3. Pass the mixture through a fine stainless steel sieve into a bowl, and allow to sit for 15 minutes or so to allow all of the liquid to drip out. Use a metal spoon to push down on the berries to ensure as much water and juice is pressed out of the berries:
  4. Measure your elderberry liquid – for every 500ml of liquid you have add 250g of sugar, a few slices of lemon, a few slices of orange, a few cloves and one cinnamon stick to a stainless steel pan, and then add your liquid.
  5. Stir and then let simmer for 20 minutes (my kitchen smelled like Christmas at this point, it was amazing!) and then pass it through the sieve to remove the fruit, cinnamon and cloves.
  6. Place in a sterilised glass bottle (I filled a 500ml bottle) and enjoy whenever you feel a cold coming on or just when you fancy it. I would serve diluted with hot water as a tasty winter warmer. It has a lovely earthy flavour, and the spice and citrus give it that extra sweet edge:


This winter I also plan on enjoying the elderberry syrup as a hot toddy with a shot of whisky and hot water!  I’m looking forward to that on a cold evening, let me tell you!  Alternatively, you could drizzle over plain yoghurt or porridge, or even over ice-cream or pancakes.  The possibilities of the syrup are endless!  I’m going to make at least double the amount of elderberry syrup next year as we polished ours off pretty quickly!

Will you be elderberry picking this weekend?

Energy Saving, Home and Garden

Save Energy With One Simple Step #10

Are you missing the weekly Save Energy With One Simple Step posts?  I was, and seeing as it’s Thursday I thought it would be a good day to share with you my tip number 10 in this now occassional saving energy series.

As always, all my tips for saving energy are really easy to do, without the need to buy the latest gadget or technology, and so won’t cost you any money.  In fact you’ll save money at the same time as saving energy, which is always good!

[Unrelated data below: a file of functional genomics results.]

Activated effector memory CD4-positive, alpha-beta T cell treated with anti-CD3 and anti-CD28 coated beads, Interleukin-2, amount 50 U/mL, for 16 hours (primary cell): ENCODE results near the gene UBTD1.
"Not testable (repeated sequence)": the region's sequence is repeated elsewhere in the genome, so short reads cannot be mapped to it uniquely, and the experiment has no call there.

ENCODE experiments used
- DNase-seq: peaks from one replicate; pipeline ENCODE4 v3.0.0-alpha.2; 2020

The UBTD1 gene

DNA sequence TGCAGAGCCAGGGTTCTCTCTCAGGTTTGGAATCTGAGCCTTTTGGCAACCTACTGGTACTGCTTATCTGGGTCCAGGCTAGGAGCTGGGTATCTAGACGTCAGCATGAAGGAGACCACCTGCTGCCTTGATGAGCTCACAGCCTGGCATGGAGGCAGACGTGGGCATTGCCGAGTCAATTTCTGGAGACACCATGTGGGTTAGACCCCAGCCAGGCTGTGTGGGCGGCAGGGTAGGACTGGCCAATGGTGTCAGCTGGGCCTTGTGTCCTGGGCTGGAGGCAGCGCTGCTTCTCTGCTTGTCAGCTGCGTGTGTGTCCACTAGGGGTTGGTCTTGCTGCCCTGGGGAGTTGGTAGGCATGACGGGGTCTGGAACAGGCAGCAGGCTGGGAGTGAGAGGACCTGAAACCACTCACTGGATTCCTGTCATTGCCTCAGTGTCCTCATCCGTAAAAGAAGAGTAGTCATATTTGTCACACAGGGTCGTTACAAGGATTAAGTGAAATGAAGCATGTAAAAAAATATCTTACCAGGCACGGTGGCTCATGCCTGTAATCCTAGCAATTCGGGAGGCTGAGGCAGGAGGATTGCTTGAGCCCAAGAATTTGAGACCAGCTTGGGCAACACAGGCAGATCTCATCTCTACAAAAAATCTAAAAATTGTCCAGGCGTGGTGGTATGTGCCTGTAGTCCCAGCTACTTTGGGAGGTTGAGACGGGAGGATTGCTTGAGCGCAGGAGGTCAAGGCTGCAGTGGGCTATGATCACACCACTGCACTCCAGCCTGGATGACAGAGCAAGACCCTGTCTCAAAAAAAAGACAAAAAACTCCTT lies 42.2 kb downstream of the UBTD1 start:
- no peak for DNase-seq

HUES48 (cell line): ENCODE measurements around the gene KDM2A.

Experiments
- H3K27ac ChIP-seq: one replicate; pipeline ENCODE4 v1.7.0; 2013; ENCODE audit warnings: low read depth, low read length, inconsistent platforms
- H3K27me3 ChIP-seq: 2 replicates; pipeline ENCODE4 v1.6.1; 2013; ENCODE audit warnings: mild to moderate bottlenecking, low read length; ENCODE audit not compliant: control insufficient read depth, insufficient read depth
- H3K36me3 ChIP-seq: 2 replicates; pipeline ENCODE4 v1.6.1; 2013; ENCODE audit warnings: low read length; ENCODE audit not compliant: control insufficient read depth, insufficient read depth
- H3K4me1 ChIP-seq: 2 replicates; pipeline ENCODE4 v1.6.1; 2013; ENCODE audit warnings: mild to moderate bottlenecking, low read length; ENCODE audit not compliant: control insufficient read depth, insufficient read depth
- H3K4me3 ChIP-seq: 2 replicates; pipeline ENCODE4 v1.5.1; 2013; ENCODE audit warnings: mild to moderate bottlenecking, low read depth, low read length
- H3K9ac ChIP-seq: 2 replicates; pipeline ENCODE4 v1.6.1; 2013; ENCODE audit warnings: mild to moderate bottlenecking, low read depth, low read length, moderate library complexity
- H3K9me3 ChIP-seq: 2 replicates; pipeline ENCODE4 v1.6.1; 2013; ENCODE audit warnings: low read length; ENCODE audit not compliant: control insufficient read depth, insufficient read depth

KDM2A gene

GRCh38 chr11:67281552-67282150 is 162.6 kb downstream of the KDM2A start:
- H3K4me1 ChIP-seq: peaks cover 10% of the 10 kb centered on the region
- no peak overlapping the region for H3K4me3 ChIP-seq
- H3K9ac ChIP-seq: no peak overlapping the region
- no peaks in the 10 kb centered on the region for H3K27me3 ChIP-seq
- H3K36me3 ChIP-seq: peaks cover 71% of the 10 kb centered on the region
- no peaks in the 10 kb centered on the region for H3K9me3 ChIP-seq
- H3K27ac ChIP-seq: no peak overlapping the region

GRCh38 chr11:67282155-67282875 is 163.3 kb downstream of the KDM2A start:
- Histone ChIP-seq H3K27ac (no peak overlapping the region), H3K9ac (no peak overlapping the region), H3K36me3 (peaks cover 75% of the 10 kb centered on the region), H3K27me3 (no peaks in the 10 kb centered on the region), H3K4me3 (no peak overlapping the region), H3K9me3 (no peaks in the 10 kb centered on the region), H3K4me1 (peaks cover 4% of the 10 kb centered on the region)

So, without further ado, here’s a good easy energy saving tip for you:

ways to save energy

Defrost your freezer, especially if it’s looking a bit glacier like in there.

I know it’s a total pain in the bum to do.  We did it last week, and without the luxury of a second freezer to store the food in, it meant that in the run up to the big defrost we had to eat everything up that was in the freezer.  We unearthed 40 (yes, forty, thanks to an internet shopping mix up!) vegetable fingers that we had to eat up.  Now I don’t think I can look at another vegetable finger without feeling more than a litte nauseous.

It needed doing though – frost buildup in your freezer increases the amount of work your freezer’s motor has to do, which means it’s using more energy.  Keeping it fairly frost free means savings for you and the environment.

My tips on how to defrost a freezer are quite straightforward – you’ll need lots of towels to protect your floor and a dish shallow enough to sit under the freezer’s drainage spout that you’ll be prepared to empty frequently.  I’m also a fan of placing bowls of hot water inside the freezer to help move things along a bit.  My last, most essential piece of advice is, however tempting it may be, do not under any circumstances hack at the ice with a knife, hammer or anything else.  Instead have patience and just leave the ice to melt, rather than risk puncturing your freezer pipes.